Wondering how to stop itching at night? Take a baking soda bath before bedtime.
Just dump 1 cup of baking soda into a bathtub of warm water and soak for 30-60 minutes. When you’re finished, gently dry your skin with a towel (pat, don’t rub).
For smaller areas, mix 1 part water with 3 parts baking soda. Apply the paste to affected areas.
Best for: irritation caused by psoriasis and eczema.
Combine equal parts of unprocessed honey, olive oil, and beeswax. Start by heating the beeswax in a pan over low heat. Stir occasionally until melted. Pour the beeswax into a bowl and mix with honey and then olive oil; stir until the mixture is well blended. Pour the mixture into an airtight container while it is still warm; place in the fridge.
The salve will expire in about 3 months.
Best for: general itchiness.
What’s you’ll need: whole cloves and juniper berries, unsalted butter, beeswax, and a spice grinder.
The recipe: start by melting 3 oz. unsalted butter in a pan over low heat. In a second pan, melt 2 tablespoons beeswax. Once the beeswax has melted, combine it with the butter and stir. Add 3 teaspoons ground cloves and 5 tablespoons ground juniper berries.
Allow the mixture to cool; apply directly to skin for itch relief.
How to get rid of face rash from allergic reaction:
You can easily relieve a face rash by placing slices of cool cucumber on the affected area. Cucumbers work to reduce skin inflammation because they are naturally cooler on the inside.
Keep an unsliced cucumber in your fridge if you suffer from frequent face rashes. When a flare-up occurs, cut the veggie into slices, lie down, and place a few slices on your face. Relax for 20 minutes.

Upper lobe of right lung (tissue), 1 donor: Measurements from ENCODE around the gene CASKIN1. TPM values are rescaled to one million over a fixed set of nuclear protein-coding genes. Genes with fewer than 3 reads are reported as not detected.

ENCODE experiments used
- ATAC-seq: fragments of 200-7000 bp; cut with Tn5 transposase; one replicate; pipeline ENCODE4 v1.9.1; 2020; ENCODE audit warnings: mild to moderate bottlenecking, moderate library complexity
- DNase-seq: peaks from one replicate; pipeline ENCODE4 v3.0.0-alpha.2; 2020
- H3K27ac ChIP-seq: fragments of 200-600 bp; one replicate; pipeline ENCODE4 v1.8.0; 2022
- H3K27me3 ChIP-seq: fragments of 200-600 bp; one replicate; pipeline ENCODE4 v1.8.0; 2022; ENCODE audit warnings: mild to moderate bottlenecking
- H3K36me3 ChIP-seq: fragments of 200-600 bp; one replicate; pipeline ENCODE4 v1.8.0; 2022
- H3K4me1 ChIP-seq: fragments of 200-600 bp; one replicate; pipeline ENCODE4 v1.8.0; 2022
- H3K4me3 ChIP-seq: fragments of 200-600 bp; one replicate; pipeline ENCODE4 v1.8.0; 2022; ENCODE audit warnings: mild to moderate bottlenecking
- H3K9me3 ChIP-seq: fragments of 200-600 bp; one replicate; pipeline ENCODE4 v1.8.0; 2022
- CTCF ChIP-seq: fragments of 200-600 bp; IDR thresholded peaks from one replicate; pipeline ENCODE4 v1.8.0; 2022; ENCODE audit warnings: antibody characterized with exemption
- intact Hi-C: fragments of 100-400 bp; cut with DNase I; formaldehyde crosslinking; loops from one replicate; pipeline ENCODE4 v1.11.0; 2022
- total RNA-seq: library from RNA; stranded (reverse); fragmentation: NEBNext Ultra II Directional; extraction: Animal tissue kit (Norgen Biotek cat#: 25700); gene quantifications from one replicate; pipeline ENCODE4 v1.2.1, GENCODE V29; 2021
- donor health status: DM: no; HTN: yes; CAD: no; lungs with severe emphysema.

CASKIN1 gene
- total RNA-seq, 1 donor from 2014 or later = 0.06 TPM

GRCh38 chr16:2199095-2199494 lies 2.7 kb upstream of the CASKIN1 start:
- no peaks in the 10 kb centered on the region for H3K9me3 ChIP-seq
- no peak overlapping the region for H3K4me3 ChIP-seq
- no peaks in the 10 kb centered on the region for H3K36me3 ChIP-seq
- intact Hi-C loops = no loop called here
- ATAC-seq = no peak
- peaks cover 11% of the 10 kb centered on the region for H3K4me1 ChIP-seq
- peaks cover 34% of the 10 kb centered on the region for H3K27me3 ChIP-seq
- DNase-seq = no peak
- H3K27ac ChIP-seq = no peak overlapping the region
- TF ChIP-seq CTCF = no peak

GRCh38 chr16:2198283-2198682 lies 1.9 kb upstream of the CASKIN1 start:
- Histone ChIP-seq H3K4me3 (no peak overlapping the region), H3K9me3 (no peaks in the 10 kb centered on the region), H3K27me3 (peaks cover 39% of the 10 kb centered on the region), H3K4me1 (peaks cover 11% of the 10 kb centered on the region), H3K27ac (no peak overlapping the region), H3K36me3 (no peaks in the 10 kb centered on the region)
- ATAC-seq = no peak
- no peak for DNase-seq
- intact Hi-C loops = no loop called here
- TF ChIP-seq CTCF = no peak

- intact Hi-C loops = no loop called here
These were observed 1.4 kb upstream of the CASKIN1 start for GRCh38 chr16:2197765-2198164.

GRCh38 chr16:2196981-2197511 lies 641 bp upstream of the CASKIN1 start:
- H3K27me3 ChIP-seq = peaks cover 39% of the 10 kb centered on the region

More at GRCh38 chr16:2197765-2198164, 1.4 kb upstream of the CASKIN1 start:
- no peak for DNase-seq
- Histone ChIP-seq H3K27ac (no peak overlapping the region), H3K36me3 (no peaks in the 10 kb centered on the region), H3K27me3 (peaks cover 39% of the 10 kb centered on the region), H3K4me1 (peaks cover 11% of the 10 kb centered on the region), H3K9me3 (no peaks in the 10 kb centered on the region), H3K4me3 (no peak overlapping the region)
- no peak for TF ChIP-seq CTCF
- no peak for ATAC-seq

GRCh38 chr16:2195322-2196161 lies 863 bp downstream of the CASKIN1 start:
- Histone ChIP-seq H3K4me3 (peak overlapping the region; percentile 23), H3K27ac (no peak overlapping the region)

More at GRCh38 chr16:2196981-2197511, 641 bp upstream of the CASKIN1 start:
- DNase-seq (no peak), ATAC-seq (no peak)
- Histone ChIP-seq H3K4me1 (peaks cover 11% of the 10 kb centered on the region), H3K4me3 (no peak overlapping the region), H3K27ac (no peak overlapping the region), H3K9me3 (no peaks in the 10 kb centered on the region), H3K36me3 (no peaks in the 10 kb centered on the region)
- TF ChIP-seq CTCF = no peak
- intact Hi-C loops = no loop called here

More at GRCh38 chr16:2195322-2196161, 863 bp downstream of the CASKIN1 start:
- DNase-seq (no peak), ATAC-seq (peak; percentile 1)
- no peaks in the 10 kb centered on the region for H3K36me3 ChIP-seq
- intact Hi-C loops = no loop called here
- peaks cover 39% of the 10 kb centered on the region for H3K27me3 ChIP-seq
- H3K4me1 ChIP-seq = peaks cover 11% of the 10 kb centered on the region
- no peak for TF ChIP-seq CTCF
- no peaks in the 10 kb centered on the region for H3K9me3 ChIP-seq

When to Visit a Doctor
Sometimes a rash can be a symptom of a chronic disorder or a more serious problem. You should always seek medical attention if you have a rash that continues to get worse or does not start to fade after 3-4 days.
Eczema (atopic dermatitis) is a chronic skin disorder that manifests as a scaly, red, itchy rash. It is most often found on knees and elbows. Eczema is caused by a protein deficiency in the skin and is usually apparent from childhood.
Eczema triggers include allergens like mold and pollen, skin infections, sudden changes of temperature, cold winter air, emotional stress, chemical irritants, perfumes or dyes, and rough materials (like wool).
Psoriasis is an unpredictable, chronic skin condition in which a person’s skin cells multiply much faster than they should. The accumulation of dead skin cells causes small white bumps and redness.
Eczema triggers include alcohol consumption (especially full-calorie beer), smoking, infections (including strep throat and thrush), stress, and some medications.
Learn to identify and avoid triggers and talk with a doctor about treatment options.
Rashes can be a symptom of bacterial, fungal, or viral infections. If your symptoms persist for a few days and you don’t know what caused them, you should visit a doctor or dermatologist.
You may want to visit a doctor if you have trouble with friction rashes (intertrigo). Prescription barrier creams like Tetrix tend to be effective.
Contact dermatitis is a rash that forms after your skin is exposed to an irritant. It usually looks dry and scaly but does not itch. Contact dermatitis may cause blisters.
Contact dermatitis can be an allergic reaction, but not always. Common irritants include nickel, poison ivy (pictured at left), formaldehyde, topical antibiotics and antihistamines, and Balsam of Peru (an ingredient common in perfumes and cosmetics).
The best choice here is to get an allergy test. This will help identify triggers so that you are better able to control your symptoms. If you come into contact with a known irritant or allergen, rinse the area immediately to reduce or prevent a reaction.
Always call your doctor immediately if you experience a rash or skin reaction after taking a new medication. Click here to learn more about DIY treatments for clearer, younger looking skin.